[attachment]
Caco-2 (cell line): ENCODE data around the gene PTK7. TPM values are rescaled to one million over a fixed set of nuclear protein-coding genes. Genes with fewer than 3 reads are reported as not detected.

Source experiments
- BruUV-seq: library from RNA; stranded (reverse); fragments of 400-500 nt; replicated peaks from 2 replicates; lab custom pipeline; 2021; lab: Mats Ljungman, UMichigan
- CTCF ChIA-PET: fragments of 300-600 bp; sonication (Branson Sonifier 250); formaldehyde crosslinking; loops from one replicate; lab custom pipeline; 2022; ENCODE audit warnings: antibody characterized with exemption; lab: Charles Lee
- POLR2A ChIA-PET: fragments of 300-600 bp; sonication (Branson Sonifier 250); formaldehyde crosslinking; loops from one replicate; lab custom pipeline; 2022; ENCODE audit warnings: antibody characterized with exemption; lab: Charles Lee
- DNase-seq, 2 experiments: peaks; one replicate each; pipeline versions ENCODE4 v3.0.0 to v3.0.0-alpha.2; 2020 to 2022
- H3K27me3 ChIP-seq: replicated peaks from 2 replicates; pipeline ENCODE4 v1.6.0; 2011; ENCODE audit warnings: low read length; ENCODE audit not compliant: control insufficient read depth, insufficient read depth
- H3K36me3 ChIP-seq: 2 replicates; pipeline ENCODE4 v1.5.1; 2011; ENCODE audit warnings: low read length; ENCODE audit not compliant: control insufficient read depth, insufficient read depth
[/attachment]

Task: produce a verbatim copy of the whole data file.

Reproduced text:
Caco-2 (cell line): ENCODE data around the gene PTK7. TPM values are rescaled to one million over a fixed set of nuclear protein-coding genes. Genes with fewer than 3 reads are reported as not detected.

Source experiments
- BruUV-seq: library from RNA; stranded (reverse); fragments of 400-500 nt; replicated peaks from 2 replicates; lab custom pipeline; 2021; lab: Mats Ljungman, UMichigan
- CTCF ChIA-PET: fragments of 300-600 bp; sonication (Branson Sonifier 250); formaldehyde crosslinking; loops from one replicate; lab custom pipeline; 2022; ENCODE audit warnings: antibody characterized with exemption; lab: Charles Lee
- POLR2A ChIA-PET: fragments of 300-600 bp; sonication (Branson Sonifier 250); formaldehyde crosslinking; loops from one replicate; lab custom pipeline; 2022; ENCODE audit warnings: antibody characterized with exemption; lab: Charles Lee
- DNase-seq, 2 experiments: peaks; one replicate each; pipeline versions ENCODE4 v3.0.0 to v3.0.0-alpha.2; 2020 to 2022
- H3K27me3 ChIP-seq: replicated peaks from 2 replicates; pipeline ENCODE4 v1.6.0; 2011; ENCODE audit warnings: low read length; ENCODE audit not compliant: control insufficient read depth, insufficient read depth
- H3K36me3 ChIP-seq: 2 replicates; pipeline ENCODE4 v1.5.1; 2011; ENCODE audit warnings: low read length; ENCODE audit not compliant: control insufficient read depth, insufficient read depth